Orlando and the Imperative of Rededicating Ourselves to Mission and Humanity
Monday, June 13, 2016
The events in Orlando are almost impossible to process. If you are like me you search without knowing precisely what you are searching for: insight, lessons, solace. And you wonder if these tragedies are coming closer together in a world spiraling out of control, or just seem to be.
I’ve seen posts from leaders I know who say that their own work feels almost trivial or irrelevant in the context of what has happened. I don’t believe this to be so. In fact, just the opposite.
On the evening that Martin Luther King was killed, Bobby Kennedy broke the news to a crowd in Indianapolis in eloquent, extemporaneous remarks that have been oft quoted. But next day he gave a more prepared speech about the “Mindless Menace of Violence” and it touches directly on our work. On that day, in an era before either domestic or international terrorism were understood as they are today, Kennedy addressed political violence at length, but also “another kind of violence slower but just as deadly, destructive as the shot or bomb in the night. This is the violence of institutions; indifference and inaction and slow decay. This is the violence that afflicts the poor, that poisons relations between men because their skin has different colors. This is the slow destruction of a child by hunger, and schools without books and homes without heat in winter.”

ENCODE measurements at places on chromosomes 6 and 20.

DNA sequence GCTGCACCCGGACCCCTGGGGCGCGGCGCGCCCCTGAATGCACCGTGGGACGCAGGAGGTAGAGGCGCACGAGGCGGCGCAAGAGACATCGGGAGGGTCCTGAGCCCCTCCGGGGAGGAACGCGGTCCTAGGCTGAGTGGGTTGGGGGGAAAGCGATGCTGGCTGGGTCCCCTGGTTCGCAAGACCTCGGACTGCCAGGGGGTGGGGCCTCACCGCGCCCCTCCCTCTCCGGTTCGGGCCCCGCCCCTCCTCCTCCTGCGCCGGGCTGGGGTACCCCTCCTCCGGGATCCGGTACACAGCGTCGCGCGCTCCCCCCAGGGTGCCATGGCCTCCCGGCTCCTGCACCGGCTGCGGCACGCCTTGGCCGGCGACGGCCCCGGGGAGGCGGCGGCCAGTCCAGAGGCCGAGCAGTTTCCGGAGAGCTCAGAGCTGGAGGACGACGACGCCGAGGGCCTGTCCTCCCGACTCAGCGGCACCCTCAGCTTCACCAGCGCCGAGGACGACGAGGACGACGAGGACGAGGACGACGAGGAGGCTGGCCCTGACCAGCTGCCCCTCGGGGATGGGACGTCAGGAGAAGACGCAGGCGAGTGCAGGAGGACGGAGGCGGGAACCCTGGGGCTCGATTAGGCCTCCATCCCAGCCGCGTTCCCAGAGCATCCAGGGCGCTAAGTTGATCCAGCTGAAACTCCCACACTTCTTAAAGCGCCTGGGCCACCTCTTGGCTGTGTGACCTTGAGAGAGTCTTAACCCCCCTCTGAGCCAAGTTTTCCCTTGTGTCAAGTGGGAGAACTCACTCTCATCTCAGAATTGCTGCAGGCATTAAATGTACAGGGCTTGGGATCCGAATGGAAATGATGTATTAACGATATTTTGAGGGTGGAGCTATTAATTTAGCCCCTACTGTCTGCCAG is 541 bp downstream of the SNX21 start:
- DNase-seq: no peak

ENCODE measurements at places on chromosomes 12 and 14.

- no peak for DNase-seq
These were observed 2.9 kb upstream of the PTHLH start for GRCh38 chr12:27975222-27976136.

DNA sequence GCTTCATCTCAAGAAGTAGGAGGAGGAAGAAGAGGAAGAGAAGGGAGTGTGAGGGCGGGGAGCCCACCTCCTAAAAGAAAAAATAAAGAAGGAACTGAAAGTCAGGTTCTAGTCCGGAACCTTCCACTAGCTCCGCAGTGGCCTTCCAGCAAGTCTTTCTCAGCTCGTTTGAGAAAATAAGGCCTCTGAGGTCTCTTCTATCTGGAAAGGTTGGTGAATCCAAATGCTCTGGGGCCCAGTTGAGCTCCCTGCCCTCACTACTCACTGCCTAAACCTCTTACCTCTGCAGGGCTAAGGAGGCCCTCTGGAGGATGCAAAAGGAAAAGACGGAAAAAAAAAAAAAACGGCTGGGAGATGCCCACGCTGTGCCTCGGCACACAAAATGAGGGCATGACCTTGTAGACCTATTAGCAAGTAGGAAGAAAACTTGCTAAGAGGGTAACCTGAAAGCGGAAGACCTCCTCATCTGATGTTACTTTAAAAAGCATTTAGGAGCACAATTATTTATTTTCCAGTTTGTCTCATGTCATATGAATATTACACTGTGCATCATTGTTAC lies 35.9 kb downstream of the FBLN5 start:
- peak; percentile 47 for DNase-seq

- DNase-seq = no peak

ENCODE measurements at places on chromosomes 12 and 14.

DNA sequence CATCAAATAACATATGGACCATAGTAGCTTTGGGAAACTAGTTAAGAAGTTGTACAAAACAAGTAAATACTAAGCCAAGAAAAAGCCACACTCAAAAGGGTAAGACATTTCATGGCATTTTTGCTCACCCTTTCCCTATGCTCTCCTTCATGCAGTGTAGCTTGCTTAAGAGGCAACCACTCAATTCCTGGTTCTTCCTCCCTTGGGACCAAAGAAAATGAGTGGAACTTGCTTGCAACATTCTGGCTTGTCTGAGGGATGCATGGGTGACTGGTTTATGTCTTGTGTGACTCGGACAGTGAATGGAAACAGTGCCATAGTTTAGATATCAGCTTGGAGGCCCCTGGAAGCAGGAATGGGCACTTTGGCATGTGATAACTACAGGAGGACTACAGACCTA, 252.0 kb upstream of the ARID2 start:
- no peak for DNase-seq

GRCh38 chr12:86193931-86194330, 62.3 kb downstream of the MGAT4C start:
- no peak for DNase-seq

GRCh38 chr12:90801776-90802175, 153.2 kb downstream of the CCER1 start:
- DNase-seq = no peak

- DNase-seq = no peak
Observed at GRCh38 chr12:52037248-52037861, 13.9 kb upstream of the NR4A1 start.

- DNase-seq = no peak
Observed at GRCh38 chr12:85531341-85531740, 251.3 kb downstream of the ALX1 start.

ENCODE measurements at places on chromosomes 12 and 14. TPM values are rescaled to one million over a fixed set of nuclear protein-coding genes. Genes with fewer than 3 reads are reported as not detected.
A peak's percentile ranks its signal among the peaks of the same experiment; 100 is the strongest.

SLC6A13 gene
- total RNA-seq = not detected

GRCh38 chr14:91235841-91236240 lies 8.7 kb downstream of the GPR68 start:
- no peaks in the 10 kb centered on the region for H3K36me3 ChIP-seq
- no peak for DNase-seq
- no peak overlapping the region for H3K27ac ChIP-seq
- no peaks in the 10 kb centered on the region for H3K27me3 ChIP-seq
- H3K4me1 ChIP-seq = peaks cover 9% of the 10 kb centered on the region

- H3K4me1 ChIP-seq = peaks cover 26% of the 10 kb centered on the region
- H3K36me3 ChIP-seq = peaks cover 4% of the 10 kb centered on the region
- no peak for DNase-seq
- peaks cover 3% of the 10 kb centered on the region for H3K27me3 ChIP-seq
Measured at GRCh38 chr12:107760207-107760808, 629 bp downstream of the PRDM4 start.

The full text can be found at http://tinyurl.com/mxhstby It is as haunting today in light of Orlando as it was when RFK delivered it. Instead or reading it, I urge that you take the slower and more reflective path of actually listening to Bobby Kennedy deliver it in this 10 minute audio on You Tube. https://www.youtube.com/watch?v=hhANTymDIYk And that you join me in doing the only thing we can do: rededicate ourselves to our mission and to humanity.
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